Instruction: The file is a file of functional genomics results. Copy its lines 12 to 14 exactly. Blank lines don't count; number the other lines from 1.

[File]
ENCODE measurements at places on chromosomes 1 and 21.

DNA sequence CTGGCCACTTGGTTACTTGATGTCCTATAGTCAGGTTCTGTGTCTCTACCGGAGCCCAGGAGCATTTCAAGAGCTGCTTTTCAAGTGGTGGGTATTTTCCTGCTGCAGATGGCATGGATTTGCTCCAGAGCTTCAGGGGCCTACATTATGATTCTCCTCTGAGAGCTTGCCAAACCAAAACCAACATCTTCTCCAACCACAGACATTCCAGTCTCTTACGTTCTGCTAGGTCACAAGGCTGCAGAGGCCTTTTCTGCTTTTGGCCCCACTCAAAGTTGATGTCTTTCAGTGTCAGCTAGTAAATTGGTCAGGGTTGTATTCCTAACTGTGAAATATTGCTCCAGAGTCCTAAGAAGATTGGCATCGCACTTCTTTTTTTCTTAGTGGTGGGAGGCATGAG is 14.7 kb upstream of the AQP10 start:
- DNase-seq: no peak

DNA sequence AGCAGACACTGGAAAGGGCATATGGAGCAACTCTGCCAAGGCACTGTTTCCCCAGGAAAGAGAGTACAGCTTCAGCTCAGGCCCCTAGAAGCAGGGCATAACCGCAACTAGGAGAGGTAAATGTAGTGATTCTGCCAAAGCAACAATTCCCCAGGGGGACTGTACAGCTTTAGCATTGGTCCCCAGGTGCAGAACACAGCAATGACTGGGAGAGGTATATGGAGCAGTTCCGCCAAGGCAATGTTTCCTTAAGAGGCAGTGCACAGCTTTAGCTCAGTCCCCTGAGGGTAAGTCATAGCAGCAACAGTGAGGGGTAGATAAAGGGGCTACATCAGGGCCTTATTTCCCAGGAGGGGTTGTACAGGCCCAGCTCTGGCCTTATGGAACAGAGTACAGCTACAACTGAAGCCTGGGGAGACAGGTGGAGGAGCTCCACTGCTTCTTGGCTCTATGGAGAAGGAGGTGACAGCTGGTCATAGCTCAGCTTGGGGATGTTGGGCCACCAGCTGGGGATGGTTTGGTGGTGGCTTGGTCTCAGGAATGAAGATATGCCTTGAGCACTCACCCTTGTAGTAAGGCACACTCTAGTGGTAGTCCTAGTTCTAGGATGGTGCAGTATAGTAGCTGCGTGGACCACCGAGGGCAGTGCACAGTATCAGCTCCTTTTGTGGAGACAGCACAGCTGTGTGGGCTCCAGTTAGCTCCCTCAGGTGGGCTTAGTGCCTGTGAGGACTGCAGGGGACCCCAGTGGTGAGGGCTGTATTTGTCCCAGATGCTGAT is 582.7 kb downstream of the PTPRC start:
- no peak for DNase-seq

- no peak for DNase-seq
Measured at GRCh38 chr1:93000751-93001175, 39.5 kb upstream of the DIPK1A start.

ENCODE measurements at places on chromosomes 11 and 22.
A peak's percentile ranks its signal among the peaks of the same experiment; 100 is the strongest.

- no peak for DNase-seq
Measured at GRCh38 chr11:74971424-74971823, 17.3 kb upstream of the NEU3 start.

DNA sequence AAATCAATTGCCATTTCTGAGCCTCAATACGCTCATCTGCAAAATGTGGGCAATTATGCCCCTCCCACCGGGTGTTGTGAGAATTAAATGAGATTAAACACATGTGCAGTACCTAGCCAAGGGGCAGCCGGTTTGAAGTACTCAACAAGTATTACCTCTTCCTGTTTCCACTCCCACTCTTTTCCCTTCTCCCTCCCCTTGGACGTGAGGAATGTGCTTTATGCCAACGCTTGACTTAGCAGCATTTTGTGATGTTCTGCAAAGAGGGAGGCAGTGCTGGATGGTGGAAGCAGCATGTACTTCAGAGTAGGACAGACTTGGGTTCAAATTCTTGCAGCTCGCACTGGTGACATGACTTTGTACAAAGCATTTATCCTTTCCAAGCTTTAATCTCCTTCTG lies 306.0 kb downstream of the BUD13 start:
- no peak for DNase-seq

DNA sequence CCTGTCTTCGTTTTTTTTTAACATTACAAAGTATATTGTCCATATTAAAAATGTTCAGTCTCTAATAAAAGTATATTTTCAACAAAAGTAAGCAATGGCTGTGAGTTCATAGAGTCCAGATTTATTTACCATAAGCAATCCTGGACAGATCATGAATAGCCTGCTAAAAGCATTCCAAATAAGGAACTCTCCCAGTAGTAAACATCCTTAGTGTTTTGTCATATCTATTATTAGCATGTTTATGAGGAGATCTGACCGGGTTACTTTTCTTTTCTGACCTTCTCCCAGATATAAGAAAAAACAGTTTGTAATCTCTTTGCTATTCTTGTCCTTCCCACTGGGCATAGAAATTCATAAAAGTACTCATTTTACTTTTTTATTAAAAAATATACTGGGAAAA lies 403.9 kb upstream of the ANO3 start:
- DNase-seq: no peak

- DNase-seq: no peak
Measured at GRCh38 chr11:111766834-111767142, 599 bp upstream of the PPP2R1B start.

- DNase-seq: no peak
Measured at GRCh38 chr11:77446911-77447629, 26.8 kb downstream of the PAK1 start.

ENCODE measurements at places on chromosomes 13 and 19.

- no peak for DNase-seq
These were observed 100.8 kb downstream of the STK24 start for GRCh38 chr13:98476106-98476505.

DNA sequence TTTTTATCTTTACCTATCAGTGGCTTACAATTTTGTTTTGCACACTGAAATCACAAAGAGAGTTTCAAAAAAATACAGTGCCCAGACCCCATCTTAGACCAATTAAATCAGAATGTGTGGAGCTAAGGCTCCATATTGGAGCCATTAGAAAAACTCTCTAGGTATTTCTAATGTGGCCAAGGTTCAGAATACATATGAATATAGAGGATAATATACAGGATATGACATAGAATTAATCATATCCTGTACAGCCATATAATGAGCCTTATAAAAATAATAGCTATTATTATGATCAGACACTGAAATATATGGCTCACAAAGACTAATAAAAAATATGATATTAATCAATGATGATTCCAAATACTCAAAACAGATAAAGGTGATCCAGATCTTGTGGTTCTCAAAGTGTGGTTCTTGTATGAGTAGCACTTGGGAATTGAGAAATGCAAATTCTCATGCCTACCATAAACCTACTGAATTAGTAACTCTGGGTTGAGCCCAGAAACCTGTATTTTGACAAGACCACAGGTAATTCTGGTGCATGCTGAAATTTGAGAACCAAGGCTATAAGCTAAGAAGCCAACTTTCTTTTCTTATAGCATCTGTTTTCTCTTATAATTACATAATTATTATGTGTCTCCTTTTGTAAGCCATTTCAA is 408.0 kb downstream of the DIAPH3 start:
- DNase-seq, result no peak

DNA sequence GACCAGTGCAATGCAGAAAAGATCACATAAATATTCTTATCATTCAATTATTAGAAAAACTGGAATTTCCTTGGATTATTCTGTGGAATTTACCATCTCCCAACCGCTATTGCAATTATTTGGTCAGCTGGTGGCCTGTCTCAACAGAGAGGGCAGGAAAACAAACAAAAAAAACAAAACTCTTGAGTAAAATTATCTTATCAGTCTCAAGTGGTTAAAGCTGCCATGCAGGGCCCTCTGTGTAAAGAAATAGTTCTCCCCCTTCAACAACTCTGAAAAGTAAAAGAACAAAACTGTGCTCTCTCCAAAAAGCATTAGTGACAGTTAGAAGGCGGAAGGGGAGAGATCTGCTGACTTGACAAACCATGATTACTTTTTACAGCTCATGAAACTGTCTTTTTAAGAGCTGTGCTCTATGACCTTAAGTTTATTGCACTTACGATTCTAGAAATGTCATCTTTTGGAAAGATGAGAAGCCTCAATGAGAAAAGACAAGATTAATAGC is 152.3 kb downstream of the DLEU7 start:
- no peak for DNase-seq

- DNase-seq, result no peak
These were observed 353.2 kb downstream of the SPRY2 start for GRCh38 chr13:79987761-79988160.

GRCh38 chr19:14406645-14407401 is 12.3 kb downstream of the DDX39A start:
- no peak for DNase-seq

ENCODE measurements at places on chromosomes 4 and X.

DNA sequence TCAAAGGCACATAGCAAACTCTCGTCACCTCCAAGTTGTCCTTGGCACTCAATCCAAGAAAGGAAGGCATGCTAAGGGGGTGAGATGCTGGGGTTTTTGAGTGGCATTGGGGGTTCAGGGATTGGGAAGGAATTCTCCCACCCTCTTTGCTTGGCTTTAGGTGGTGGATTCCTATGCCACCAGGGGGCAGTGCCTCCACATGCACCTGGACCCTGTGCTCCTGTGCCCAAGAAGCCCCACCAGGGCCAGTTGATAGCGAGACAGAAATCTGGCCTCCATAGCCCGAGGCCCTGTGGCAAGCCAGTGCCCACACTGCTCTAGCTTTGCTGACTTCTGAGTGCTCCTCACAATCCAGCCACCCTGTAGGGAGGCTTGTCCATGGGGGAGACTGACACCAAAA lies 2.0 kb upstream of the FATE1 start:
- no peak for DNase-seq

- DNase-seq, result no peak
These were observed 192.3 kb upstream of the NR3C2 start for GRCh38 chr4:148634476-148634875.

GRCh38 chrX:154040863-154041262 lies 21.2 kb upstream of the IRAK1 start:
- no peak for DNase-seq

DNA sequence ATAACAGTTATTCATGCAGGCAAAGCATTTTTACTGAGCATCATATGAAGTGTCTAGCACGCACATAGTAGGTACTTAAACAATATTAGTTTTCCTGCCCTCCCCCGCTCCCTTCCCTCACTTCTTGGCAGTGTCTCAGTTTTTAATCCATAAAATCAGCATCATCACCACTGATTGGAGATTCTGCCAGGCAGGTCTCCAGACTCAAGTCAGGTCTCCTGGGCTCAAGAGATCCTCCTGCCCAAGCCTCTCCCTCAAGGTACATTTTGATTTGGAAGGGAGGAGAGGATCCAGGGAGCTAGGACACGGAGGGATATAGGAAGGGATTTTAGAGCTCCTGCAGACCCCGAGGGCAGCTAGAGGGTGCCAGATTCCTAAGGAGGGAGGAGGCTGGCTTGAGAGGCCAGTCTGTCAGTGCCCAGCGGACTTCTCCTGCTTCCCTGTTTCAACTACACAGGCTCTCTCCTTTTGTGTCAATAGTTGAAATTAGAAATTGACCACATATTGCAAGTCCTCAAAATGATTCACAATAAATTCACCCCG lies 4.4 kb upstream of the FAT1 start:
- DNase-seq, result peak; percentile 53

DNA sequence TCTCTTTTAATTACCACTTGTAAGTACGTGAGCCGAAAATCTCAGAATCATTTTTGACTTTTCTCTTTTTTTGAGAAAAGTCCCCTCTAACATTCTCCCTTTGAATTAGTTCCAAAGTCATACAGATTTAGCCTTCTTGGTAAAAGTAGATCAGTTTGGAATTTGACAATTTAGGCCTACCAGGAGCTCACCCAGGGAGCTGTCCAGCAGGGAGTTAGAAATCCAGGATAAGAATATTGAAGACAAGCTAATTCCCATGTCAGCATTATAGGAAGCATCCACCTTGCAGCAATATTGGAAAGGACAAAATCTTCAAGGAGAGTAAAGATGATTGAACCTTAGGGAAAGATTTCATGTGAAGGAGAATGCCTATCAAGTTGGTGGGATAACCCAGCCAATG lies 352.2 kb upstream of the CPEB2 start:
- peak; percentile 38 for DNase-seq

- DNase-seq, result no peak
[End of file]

DNA sequence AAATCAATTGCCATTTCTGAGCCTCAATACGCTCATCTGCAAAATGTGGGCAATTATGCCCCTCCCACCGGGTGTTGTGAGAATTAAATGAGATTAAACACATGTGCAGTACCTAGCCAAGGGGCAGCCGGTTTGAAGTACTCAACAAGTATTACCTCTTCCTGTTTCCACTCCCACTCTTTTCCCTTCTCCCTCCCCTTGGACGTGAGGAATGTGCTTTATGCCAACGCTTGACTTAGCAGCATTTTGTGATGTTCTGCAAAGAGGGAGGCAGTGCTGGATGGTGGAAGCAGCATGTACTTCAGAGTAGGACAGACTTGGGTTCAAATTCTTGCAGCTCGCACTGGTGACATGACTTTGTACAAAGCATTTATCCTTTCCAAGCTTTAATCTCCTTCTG lies 306.0 kb downstream of the BUD13 start:
- no peak for DNase-seq

DNA sequence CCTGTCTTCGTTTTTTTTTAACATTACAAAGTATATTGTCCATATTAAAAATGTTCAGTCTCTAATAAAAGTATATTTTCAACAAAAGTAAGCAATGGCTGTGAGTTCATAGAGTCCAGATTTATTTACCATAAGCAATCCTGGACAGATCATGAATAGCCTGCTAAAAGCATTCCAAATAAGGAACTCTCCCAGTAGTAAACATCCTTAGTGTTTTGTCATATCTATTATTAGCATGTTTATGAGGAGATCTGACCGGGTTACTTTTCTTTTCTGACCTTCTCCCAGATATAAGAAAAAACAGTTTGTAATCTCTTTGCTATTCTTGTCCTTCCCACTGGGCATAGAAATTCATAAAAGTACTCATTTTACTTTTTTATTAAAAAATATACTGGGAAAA lies 403.9 kb upstream of the ANO3 start: